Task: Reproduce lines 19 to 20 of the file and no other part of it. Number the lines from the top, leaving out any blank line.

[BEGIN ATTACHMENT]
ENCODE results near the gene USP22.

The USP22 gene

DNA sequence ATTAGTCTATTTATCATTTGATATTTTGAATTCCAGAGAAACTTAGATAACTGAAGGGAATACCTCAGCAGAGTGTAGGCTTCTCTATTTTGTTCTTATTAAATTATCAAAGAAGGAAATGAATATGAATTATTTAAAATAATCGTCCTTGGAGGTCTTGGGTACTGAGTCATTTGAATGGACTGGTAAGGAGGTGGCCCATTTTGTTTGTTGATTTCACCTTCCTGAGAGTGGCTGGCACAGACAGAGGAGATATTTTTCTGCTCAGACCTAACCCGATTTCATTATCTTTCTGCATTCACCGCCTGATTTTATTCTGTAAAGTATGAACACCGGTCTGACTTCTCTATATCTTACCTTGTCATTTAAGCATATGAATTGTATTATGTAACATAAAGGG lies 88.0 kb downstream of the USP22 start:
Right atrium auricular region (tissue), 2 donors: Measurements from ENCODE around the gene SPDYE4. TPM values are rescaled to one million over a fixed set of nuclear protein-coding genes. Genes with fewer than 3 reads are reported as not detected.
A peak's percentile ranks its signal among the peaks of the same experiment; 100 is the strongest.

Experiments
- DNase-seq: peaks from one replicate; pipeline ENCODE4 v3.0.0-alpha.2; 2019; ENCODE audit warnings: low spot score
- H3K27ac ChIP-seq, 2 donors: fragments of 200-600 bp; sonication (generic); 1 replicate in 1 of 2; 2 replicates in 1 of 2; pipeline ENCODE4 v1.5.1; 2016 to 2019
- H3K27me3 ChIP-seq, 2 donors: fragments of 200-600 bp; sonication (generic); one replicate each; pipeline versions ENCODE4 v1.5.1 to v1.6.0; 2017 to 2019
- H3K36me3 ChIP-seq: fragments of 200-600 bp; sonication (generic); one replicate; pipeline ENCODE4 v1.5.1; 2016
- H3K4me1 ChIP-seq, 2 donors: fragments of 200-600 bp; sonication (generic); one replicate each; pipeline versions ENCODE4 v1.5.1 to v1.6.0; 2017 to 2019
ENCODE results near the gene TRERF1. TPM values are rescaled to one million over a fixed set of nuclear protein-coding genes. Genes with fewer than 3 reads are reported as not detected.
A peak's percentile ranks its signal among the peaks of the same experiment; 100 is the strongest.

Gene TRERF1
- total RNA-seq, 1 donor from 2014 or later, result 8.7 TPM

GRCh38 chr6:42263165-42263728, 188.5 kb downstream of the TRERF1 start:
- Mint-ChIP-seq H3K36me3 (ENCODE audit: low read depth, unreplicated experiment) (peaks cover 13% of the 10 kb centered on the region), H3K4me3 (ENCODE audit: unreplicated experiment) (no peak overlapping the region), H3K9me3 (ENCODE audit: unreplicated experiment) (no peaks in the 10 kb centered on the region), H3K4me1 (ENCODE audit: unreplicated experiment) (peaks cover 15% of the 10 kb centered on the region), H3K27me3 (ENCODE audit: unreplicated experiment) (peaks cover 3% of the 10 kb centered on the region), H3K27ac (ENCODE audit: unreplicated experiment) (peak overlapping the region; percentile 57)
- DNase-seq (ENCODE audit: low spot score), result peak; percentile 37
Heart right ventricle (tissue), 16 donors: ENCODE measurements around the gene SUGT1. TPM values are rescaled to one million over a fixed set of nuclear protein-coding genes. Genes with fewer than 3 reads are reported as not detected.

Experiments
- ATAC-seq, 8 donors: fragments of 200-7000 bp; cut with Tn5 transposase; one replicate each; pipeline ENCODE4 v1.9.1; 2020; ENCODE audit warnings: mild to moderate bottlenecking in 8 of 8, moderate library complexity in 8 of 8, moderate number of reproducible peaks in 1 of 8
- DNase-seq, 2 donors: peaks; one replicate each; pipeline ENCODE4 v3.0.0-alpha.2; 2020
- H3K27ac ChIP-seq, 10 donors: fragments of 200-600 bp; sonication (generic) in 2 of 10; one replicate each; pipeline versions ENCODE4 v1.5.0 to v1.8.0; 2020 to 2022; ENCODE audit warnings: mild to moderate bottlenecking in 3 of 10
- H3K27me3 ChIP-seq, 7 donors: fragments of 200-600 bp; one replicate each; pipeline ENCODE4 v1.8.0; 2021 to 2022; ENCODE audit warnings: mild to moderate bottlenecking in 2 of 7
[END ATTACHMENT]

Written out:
Heart right ventricle (tissue), 16 donors: ENCODE measurements around the gene SUGT1. TPM values are rescaled to one million over a fixed set of nuclear protein-coding genes. Genes with fewer than 3 reads are reported as not detected.

Experiments